THE POPULATION STRUCTURE OF VIBRIO CHOLERAE IN CHESAPEAKE BAY
Colwell, Rita R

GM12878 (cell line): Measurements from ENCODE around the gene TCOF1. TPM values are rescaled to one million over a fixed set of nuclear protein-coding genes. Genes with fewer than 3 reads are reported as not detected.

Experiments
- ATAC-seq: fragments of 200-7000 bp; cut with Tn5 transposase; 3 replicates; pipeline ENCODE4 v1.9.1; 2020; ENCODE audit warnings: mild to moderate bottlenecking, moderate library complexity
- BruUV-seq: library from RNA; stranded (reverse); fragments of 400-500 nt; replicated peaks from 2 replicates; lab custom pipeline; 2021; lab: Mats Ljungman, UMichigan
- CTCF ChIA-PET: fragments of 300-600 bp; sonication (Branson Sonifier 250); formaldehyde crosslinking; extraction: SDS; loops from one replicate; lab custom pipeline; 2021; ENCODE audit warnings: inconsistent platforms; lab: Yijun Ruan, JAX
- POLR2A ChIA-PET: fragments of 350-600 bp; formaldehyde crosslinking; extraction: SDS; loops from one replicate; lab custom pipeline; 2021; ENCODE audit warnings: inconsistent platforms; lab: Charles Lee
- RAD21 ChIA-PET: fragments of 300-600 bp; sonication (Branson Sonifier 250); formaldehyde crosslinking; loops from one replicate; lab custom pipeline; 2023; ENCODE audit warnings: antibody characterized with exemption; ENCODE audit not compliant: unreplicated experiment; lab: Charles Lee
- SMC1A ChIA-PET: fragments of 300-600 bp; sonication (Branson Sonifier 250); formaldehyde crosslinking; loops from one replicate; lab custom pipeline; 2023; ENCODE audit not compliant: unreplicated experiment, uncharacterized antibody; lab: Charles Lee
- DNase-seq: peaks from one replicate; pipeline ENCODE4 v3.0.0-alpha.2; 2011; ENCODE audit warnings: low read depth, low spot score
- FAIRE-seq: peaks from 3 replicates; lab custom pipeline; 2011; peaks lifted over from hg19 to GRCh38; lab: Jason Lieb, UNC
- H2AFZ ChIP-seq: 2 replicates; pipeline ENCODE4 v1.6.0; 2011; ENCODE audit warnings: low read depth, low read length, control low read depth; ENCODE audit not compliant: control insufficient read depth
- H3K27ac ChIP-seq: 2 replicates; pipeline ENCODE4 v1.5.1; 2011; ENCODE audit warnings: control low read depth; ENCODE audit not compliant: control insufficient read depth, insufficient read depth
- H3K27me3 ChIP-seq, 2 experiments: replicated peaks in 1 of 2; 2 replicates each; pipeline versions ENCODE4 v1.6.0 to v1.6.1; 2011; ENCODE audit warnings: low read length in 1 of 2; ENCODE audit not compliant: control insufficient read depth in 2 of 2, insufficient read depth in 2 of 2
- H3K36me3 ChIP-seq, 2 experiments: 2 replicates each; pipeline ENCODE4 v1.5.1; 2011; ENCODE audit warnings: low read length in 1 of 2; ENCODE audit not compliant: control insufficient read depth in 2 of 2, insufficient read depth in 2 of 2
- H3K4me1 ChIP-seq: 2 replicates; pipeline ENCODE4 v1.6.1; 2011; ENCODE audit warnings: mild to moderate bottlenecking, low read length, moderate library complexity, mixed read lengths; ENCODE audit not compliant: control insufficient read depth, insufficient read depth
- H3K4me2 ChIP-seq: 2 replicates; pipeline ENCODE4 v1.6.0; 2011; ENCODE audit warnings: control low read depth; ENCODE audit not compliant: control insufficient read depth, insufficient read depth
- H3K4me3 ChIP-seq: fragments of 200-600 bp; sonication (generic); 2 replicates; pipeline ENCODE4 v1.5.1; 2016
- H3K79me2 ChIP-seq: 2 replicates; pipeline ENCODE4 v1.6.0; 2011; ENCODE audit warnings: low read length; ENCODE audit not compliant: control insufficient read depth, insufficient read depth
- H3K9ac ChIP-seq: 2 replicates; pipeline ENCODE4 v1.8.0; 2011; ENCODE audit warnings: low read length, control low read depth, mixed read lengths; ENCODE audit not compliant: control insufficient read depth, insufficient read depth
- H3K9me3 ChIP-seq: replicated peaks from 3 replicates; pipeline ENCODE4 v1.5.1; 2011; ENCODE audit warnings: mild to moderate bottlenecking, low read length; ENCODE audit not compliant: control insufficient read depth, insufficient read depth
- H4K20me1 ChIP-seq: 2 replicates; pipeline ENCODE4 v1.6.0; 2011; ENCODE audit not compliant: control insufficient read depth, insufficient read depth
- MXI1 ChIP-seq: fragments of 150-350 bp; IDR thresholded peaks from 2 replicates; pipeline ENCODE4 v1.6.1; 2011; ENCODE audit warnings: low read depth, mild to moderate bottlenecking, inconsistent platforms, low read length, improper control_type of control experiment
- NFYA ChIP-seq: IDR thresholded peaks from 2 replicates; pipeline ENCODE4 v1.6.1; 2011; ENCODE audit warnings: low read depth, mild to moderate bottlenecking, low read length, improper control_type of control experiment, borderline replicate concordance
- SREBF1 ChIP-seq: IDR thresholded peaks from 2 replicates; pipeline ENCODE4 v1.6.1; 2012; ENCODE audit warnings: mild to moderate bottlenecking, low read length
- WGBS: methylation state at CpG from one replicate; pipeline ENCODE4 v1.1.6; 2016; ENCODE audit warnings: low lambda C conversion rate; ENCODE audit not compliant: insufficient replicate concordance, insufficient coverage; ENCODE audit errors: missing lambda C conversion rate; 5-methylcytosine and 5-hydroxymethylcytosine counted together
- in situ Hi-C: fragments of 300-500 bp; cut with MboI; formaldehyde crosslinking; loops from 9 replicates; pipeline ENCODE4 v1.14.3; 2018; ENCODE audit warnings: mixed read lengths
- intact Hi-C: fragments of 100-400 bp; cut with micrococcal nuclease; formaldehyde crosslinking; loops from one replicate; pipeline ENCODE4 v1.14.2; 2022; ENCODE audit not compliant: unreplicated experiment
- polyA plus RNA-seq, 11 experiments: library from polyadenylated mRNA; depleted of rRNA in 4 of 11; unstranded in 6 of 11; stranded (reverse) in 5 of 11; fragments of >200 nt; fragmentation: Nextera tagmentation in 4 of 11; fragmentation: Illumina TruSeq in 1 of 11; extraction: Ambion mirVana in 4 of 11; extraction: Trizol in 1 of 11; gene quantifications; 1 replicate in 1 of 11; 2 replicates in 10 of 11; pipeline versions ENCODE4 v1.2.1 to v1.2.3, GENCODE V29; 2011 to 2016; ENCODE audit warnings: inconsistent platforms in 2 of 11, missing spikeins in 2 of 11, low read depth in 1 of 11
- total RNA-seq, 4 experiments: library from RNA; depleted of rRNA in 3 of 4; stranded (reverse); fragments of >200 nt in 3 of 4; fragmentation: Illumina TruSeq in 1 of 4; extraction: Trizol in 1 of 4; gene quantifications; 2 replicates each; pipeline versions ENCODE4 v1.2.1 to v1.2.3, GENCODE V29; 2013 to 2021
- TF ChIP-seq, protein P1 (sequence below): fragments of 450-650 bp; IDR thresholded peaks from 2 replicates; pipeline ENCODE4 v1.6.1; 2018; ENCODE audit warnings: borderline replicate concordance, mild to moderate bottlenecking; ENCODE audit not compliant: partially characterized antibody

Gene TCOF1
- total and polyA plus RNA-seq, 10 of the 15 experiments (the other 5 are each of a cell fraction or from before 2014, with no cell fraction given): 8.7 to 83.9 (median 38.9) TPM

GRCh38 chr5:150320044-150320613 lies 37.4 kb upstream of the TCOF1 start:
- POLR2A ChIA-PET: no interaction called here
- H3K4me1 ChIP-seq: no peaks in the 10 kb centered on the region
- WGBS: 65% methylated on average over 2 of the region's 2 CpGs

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The population structure of V. cholerae in Chesapeake Bay, United States, was analyzed and a simple procedure that employed only two biochemical tests in an abbreviated identification scheme, i.e., arginine dihydrolase and esculin hydrolysis, was developed. After enrichment in alkaline peptone water and selective plating on thiosulfate-citrate-bile salts-sucrose agar, all of the sucrose fermenting colonies identified by the two tests were confirmed as V. cholerae by the polymerase chain reaction. A non-redundant collection of 224 V. cholerae strains collected from 1998 through 2000 from Chesapeake Bay was analyzed for phenotype, genotype, and genomic fingerprint. A long-range enterobacterial repetitive intergenic consensus (ERIC) PCR method that was developed for this study provided fingerprint patterns that proved useful in assessing relatedness among the strains. Cluster analysis was done using three different methods and revealed three well separated, primary clusters: Cluster A, consisting of the majority of the isolates, including the toxigenic type strain for the species and luminescent strains of V. cholerae; a smaller Cluster B, with the noteworthy characteristic of low toxR gene homology; and Cluster M, consisting exclusively of V. mimicus. Another primary cluster, Cluster C, was also identified as a single clone of a sucrose-negative, luminescent, toxR-negative strain. Because V. mimicus formed a separate cluster with similar distance values as demonstrated by V. cholerae Cluster B, using both ERIC fingerprinting and DNA-DNA hybridization, and had phenotypic and genotypic traits and 16S rDNA sequences similar to V. cholerae, it is concluded that all of the primary clusters observed in this study, including V. mimicus, belong to a single species, V. cholerae. V. mimicus was judged to be the highest risk group of the non-toxigenic isolates, in terms of susceptibility to CTX-phi and possession of the heat-stable enterotoxin gene (stn). Approximately 11% of the V. cholerae strains that lacked the toxin-coregulated pili (TCP) and 50% of the V. mimicus strains were found to be susceptible to CTX-phi. In addition to the V. cholerae strains in the toxigenic subcluster, luminescent V. cholerae strains represented the next highest risk, since 14% of the luminescent strains were susceptible to CTX-phi and 33% were stn positive.